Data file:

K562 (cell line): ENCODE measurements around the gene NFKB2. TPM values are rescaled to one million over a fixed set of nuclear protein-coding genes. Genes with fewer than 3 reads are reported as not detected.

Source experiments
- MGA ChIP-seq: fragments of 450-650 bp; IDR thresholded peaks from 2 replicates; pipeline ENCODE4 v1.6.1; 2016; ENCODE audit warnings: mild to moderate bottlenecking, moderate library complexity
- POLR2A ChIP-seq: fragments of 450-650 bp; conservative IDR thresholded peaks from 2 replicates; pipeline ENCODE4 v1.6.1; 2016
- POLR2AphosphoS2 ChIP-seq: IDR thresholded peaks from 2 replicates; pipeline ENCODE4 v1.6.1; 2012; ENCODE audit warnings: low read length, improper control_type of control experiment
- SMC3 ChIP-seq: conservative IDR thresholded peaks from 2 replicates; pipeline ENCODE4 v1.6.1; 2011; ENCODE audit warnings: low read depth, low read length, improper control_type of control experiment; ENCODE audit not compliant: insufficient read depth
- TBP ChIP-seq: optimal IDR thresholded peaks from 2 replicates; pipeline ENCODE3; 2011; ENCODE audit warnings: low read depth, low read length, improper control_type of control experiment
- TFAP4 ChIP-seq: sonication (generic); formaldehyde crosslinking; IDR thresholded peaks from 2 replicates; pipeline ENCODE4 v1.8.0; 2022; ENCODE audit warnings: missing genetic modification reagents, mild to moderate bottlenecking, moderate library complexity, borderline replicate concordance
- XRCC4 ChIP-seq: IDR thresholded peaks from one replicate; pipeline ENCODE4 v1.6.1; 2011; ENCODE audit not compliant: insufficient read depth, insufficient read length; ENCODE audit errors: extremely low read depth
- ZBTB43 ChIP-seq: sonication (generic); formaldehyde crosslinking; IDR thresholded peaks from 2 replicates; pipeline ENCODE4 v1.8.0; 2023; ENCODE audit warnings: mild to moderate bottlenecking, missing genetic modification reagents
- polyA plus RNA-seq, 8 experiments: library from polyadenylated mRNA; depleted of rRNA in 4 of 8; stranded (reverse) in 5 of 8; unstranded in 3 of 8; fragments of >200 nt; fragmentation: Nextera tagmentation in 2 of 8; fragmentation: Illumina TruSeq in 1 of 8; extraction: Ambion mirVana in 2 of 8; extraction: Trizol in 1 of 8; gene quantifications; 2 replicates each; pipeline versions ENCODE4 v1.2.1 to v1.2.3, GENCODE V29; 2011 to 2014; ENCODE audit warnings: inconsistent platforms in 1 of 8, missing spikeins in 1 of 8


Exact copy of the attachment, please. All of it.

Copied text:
K562 (cell line): ENCODE measurements around the gene NFKB2. TPM values are rescaled to one million over a fixed set of nuclear protein-coding genes. Genes with fewer than 3 reads are reported as not detected.

Source experiments
- MGA ChIP-seq: fragments of 450-650 bp; IDR thresholded peaks from 2 replicates; pipeline ENCODE4 v1.6.1; 2016; ENCODE audit warnings: mild to moderate bottlenecking, moderate library complexity
- POLR2A ChIP-seq: fragments of 450-650 bp; conservative IDR thresholded peaks from 2 replicates; pipeline ENCODE4 v1.6.1; 2016
- POLR2AphosphoS2 ChIP-seq: IDR thresholded peaks from 2 replicates; pipeline ENCODE4 v1.6.1; 2012; ENCODE audit warnings: low read length, improper control_type of control experiment
- SMC3 ChIP-seq: conservative IDR thresholded peaks from 2 replicates; pipeline ENCODE4 v1.6.1; 2011; ENCODE audit warnings: low read depth, low read length, improper control_type of control experiment; ENCODE audit not compliant: insufficient read depth
- TBP ChIP-seq: optimal IDR thresholded peaks from 2 replicates; pipeline ENCODE3; 2011; ENCODE audit warnings: low read depth, low read length, improper control_type of control experiment
- TFAP4 ChIP-seq: sonication (generic); formaldehyde crosslinking; IDR thresholded peaks from 2 replicates; pipeline ENCODE4 v1.8.0; 2022; ENCODE audit warnings: missing genetic modification reagents, mild to moderate bottlenecking, moderate library complexity, borderline replicate concordance
- XRCC4 ChIP-seq: IDR thresholded peaks from one replicate; pipeline ENCODE4 v1.6.1; 2011; ENCODE audit not compliant: insufficient read depth, insufficient read length; ENCODE audit errors: extremely low read depth
- ZBTB43 ChIP-seq: sonication (generic); formaldehyde crosslinking; IDR thresholded peaks from 2 replicates; pipeline ENCODE4 v1.8.0; 2023; ENCODE audit warnings: mild to moderate bottlenecking, missing genetic modification reagents
- polyA plus RNA-seq, 8 experiments: library from polyadenylated mRNA; depleted of rRNA in 4 of 8; stranded (reverse) in 5 of 8; unstranded in 3 of 8; fragments of >200 nt; fragmentation: Nextera tagmentation in 2 of 8; fragmentation: Illumina TruSeq in 1 of 8; extraction: Ambion mirVana in 2 of 8; extraction: Trizol in 1 of 8; gene quantifications; 2 replicates each; pipeline versions ENCODE4 v1.2.1 to v1.2.3, GENCODE V29; 2011 to 2014; ENCODE audit warnings: inconsistent platforms in 1 of 8, missing spikeins in 1 of 8